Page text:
Wednesday, June 26, 2013




After so many years of working with the same curriculum, I sometimes need to be convinced of the benefit of learning something new.  I’m relatively sure many students feel the same way.  So when it came time to expand the curriculum to include vectors, I was resistant.  However, a little research pointed out that many of my interests could benefit from understanding vectors.

Of course, vectors are found in science and engineering, but those disciplines have never prompted me to learn vectors in the past.  A math class problem made me realize that the football quarterback is thinking in vectors when calculating where to throw the ball and how much force to use to get it to the intended receiver.  In my youth, I thought of being a weather forecaster, and now I discover that vectors are needed to draw wind maps.  Fats Domino, famous pool player, was expert in calculating vectors to “drop the 5 ball in the corner pocket” by first hitting it with the 10 ball.  In helping a student study for the police exam, I found that investigators use vectors to describe the details of an accident.

Our trigonometric experience with triangles is useful in determining the outcome of opposing forces described as vectors.  For example, you want to swim across the Rock River.  There's a spillway about 100 yards downstream from where you are.  Considering the rate at which the water is flowing, can you swim to the other side before falling over the spillway and possibly incurring bodily harm? We never thought about this when we, as teens, were swimming across the river, but maybe we should have.

Wow, maybe vectors ARE worth learning to prepare for a wide variety of experiences and careers.  So let’s get started...


In its most general description, a vector is a line which demonstrates 2 characteristics:
                LENGTH (called "magnitude")
                DIRECTION, indicated by an arrow head at its terminal end

Here's a vector drawn on the coordinate plane:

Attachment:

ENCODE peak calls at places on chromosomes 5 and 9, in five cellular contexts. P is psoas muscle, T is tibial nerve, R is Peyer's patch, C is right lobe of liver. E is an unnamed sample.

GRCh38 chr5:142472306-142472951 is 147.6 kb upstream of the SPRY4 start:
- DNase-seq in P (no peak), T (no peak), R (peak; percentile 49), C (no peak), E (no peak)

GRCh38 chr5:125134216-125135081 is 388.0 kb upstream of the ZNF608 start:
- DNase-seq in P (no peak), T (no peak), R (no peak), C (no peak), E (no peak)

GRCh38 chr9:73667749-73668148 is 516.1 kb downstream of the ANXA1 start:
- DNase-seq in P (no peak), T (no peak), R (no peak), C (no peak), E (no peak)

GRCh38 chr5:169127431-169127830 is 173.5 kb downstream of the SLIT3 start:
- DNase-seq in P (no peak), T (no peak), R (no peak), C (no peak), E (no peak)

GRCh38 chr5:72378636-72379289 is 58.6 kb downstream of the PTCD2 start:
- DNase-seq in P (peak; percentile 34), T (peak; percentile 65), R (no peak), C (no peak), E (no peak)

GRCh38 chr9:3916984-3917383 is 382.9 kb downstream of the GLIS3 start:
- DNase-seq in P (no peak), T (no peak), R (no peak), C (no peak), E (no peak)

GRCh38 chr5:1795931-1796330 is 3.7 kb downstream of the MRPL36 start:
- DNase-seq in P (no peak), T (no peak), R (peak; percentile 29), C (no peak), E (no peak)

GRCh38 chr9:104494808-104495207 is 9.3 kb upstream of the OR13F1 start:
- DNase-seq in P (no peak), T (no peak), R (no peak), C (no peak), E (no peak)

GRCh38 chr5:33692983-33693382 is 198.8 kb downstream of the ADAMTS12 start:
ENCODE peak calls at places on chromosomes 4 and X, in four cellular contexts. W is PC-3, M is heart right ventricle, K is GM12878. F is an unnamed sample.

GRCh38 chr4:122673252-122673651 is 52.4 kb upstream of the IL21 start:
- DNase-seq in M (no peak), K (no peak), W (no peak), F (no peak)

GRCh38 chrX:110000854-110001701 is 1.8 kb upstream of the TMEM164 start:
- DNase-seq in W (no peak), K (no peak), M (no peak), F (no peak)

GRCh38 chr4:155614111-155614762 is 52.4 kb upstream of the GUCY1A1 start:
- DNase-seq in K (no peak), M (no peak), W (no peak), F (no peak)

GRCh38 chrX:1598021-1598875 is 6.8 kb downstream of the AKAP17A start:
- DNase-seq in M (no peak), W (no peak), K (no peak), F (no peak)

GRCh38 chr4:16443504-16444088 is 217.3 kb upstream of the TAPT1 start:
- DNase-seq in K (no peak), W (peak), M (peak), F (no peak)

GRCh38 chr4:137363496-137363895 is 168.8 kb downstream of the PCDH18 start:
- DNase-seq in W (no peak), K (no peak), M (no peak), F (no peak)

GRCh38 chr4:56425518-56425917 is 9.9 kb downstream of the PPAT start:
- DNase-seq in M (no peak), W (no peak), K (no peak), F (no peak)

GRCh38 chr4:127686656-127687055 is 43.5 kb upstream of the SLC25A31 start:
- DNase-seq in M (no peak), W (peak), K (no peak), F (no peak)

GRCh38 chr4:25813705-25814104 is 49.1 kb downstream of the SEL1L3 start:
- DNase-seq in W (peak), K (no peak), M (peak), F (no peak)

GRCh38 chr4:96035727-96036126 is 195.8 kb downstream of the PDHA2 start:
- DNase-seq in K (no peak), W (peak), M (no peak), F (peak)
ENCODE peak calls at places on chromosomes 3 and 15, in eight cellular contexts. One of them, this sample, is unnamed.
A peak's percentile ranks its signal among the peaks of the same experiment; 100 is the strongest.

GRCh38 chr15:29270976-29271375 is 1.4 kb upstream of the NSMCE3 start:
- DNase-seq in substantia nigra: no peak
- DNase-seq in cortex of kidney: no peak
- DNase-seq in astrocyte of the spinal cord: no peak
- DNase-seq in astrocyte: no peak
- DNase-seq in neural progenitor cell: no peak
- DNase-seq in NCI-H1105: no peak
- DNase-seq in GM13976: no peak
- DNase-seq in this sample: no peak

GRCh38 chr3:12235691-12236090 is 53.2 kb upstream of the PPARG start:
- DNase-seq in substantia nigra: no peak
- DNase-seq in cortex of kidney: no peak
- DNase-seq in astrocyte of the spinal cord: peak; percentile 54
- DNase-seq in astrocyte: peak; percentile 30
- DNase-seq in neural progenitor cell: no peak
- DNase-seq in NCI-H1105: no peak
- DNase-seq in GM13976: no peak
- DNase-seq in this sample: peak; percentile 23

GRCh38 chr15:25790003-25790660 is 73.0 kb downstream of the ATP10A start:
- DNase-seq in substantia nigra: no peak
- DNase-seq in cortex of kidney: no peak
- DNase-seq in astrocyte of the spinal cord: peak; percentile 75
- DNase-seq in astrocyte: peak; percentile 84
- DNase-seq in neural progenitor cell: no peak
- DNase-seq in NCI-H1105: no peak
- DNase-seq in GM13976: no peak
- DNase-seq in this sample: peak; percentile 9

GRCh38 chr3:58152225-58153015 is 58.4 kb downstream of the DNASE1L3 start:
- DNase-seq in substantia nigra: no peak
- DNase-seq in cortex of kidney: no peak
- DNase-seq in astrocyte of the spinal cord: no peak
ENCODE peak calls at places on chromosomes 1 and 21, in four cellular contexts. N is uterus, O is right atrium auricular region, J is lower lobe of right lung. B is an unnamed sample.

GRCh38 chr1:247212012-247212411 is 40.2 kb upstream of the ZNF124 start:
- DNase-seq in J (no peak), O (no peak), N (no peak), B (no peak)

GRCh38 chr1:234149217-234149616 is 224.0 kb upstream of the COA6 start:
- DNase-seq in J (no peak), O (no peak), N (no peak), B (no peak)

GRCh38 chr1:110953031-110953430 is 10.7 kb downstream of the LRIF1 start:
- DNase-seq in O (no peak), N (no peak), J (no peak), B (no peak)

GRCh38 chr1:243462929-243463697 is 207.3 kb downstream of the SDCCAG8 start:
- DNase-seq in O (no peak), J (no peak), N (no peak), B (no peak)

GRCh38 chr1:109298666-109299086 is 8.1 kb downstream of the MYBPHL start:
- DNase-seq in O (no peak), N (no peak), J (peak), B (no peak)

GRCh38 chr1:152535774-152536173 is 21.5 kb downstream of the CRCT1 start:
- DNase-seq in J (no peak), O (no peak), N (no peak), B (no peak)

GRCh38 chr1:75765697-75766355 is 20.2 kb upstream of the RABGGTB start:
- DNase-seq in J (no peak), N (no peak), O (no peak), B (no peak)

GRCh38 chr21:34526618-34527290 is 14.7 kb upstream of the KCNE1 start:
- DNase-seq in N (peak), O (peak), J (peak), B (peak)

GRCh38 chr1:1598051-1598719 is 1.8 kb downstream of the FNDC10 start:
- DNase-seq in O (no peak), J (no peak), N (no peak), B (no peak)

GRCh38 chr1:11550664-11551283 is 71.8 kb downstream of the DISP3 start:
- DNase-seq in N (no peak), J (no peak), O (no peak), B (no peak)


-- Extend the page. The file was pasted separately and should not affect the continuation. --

It starts a S(1,2) and ends at T(6,5).

To find the Cartesian coordinates that would name this vector if it started at (0,0), we would subtract:
                   T - S
and, in this example,  get  (5,3).  From these coordinates, we can calculate the MAGNITUDE by using the Pythagorean Theorem:

                  magnitude, ||ST|| = √ (x^2 + y^2) = √ (5^2 + 3^2) = √( 34)

           Finding ||ST|| from the original components is just like the distance formula:
                                       ||ST|| = √[(6-1)^2 + (5-2)^2]

The coordinates also give us all the information necessary to determine the angle, or direction, of the vector:

                  Tan θ = y/x     or the longer way Tan θ = (5-2)/(6-1)
                                      Doesn’t that fraction look just like SLOPE?  

When the magnitude and direction are given as polar coordinates, (r, θ)....
....the x and y coordinates can be calculated using these equations:
              x = r(cos θ)
              y = r(sin θ)    (Remember from Trig....Cosine is the x axis, Sine is the y axis) 



Let Vector A = (3,8)
      Vector B = (2,4)

To add Vector A and Vector B for a RESULTANT Vector C:

    Add the x values.........3 + 2 = 5
    Add the y values.........8 + 4 = 12

The RESULTANT Vector C = (5,12)
with magnitude of 13.


To subtract Vector B from Vector A for a RESULTANT Vector D:
     Subtract the x values.....3 - 2 = 1
     Subtract the y values.....8 - 4 = 4...........Vector D = (1,4) with magnitude of √17


To increase a Vector by a given scale, multiply both x and y by the scale.

     5(Vector A) = 5(3,8) = (15,40)


DOT PRODUCT (sometimes called the SCALAR PRODUCT or INNER PRODUCT) is found by multiplying the x values together and the y values together and adding the two products.  The answer is a single number.

     Vector A (3,8) • Vector B (2,4) = (3)(2) + (8)(4) = 6 + 32 = 38

If the sum equals 0, the two lines are PERPENDICULAR.  WHY?!?
    Well, let's look at what we know from Algebra I.  If the slopes of two lines are opposite inverses, then the lines are perpendicular.  So, multiplying (as in the Dot Product) the numerator of two perpendicular slopes would be the additive inverse (opposite) of the product of the denominators.  Adding the two would result in a sum of zero.....ergo perpendicular lines. 

CROSS PRODUCT (sometimes called the OUTER PRODUCT)

     (Vector A) X (Vector B) = ||A||•||B||

Although Cross Product will not appear until later in the program, it is important to recognize the differences now, when we're talking about the Dot Product.  Dot Product can be completed on two vectors in a single plane; the Cross Product is only applicable in 3 dimensions.  It provides a vector perpendicular to two other vectors in a plane -- a vector perpendicular to that plane.  Cross Product involves matrices, so brush up on Cramer's Rule and determinants before we get to it later in the curriculum.


Once we're comfortable with these basic vector concepts, we can explore more complex issues like unit vectors, resolving vectors into their components, vectors in 3 dimensions, and representing scalar values of unit vectors using i, j, and k.

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